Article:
The Portuguese begin to move into towns and towards the coast leading to the rise of future great cities such as Lisbon and Oporto. As the population crowds towards the foreshores there is the realisation that the ocean is to be their future bread basket – providing not only the fish to feed them, but the potential for trade, profits and wealth.
Coastal trade grows and becomes a central part to economic life. One of the outcomes is innovation in the methods of trade. The first is a prototype of maritime insurance sponsored by King Dinas I (a keen trader himself with his own trading fleet). When introduced this scheme proscribed the payment of a percentage of each cargo to cover future unexpected losses. Royal patronage and encouragement is soon turned to shipbuilding. Subsidies are provided for the local manufacture of ships in Lisbon and Oporto.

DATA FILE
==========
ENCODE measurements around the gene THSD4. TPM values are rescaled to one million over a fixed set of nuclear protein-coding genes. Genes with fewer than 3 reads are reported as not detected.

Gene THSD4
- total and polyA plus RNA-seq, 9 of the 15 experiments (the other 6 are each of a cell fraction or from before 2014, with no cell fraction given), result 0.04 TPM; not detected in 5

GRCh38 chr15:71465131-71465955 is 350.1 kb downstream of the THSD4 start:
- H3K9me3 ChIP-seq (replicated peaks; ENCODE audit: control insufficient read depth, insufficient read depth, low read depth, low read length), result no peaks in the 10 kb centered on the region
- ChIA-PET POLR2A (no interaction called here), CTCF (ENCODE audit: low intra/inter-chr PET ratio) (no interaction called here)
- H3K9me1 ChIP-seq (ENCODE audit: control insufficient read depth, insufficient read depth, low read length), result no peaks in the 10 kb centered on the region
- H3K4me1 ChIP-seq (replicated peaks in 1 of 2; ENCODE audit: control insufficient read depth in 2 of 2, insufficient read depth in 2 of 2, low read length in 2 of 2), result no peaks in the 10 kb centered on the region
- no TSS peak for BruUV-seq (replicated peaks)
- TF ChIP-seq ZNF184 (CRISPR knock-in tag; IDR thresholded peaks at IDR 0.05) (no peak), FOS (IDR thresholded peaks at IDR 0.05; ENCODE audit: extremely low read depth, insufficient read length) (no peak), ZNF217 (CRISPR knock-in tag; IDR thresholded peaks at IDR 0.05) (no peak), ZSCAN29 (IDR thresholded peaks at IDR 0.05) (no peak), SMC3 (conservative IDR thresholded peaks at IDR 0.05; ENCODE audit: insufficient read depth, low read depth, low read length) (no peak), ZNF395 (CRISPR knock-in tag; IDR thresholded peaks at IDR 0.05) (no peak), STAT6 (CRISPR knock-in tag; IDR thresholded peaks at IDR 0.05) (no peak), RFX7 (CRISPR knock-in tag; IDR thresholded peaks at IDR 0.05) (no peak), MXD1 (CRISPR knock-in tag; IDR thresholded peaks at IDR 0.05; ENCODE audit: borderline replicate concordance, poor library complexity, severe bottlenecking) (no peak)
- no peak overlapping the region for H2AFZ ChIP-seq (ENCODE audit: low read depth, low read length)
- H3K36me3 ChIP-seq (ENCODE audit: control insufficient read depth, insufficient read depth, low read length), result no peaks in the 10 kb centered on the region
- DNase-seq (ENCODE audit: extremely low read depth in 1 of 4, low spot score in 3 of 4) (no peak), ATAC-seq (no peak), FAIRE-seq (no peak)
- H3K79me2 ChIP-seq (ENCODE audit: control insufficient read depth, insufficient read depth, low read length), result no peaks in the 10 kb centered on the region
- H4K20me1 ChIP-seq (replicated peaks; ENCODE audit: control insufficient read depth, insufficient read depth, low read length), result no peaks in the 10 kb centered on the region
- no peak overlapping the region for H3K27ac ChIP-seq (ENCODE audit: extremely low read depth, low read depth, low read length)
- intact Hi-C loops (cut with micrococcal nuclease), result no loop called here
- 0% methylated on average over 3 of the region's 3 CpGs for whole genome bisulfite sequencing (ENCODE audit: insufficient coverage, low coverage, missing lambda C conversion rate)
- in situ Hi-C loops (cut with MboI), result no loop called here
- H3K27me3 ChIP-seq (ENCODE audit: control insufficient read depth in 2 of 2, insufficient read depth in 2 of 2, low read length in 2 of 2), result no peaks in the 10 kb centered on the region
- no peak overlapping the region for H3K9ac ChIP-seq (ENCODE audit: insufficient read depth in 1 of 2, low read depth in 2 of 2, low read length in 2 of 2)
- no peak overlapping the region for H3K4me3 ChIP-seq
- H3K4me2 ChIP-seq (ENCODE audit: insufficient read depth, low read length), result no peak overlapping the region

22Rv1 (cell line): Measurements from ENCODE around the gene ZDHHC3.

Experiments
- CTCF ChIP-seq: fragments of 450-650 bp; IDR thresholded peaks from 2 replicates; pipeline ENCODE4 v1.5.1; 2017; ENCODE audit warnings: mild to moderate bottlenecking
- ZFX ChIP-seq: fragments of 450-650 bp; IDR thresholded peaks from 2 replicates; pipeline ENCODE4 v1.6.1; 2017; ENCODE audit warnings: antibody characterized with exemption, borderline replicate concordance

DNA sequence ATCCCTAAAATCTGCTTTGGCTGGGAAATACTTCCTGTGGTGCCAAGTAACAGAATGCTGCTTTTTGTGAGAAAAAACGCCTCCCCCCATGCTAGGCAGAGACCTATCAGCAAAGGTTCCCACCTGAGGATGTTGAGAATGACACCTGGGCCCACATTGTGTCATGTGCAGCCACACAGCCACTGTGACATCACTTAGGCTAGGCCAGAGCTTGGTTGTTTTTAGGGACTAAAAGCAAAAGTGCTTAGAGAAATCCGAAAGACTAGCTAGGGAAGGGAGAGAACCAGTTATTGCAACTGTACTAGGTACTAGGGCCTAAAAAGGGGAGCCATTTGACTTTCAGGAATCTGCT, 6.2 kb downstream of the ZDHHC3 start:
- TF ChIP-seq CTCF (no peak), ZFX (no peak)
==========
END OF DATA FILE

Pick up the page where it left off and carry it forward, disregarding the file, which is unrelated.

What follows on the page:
With this royal support sea trade flourishes, reaching even further afield, embracing the English and creating long term close ties (reinforced by the Treaty of Windsor in 1373 between the two countries). By 1410 a wide variety of goods are routinely being traded -wine, olive oil, dates jewels, pearls. The Portuguese reach out further with the King’s ships traveling to such places as Norway, Flanders and Genoa. All this is fine, but something more fundamental is happening; and you have to look into the holds of the ships to discover it. What you see is grain and cereals. At this time Portuguese ships increasingly carrying food staples back to Portugal.
Sea trade is now essential to feed the population (likely driven by the increasing urbanisation and movement to the coast of the population). And feeding a country is always central to political stability. Indeed, soon the King mandates that returning ships must bring products such as cereals back to Portugal on return trips as opposed to higher value goods.
So with sea born trade and trade is here to stay, Portugal increasingly transforms itself into a seafaring nation, investing in all of the required skills to allow its merchants to venture deeper and deeper into the unknown Atlantic ocean.
But trouble lies ahead… with increasing reliance on the seas, comes insecurity…